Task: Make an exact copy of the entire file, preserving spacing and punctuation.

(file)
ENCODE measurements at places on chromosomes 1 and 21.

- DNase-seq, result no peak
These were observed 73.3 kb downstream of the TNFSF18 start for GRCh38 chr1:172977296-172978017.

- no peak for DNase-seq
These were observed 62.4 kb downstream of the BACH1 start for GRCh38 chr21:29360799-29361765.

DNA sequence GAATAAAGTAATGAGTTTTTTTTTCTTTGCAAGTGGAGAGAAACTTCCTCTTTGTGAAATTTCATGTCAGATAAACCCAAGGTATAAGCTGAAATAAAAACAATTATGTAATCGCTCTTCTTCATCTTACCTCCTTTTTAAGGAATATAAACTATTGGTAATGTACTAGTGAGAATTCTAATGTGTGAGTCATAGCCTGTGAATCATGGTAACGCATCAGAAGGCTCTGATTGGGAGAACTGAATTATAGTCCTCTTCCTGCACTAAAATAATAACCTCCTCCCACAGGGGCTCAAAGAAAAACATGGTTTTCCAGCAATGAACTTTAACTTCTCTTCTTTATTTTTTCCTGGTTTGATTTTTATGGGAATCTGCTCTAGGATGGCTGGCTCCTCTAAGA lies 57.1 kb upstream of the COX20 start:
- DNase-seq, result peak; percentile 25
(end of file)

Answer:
ENCODE measurements at places on chromosomes 1 and 21.

- DNase-seq, result no peak
These were observed 73.3 kb downstream of the TNFSF18 start for GRCh38 chr1:172977296-172978017.

- no peak for DNase-seq
These were observed 62.4 kb downstream of the BACH1 start for GRCh38 chr21:29360799-29361765.

DNA sequence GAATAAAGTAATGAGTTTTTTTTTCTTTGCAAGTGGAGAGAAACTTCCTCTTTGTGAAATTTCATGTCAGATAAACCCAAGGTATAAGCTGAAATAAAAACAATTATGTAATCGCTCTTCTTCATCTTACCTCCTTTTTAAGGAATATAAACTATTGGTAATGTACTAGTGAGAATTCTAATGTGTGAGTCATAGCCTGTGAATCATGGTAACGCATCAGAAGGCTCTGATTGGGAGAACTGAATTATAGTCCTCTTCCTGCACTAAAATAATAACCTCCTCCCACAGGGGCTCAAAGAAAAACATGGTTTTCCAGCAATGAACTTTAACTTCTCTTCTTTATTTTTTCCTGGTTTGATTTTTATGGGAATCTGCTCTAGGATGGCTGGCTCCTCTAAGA lies 57.1 kb upstream of the COX20 start:
- DNase-seq, result peak; percentile 25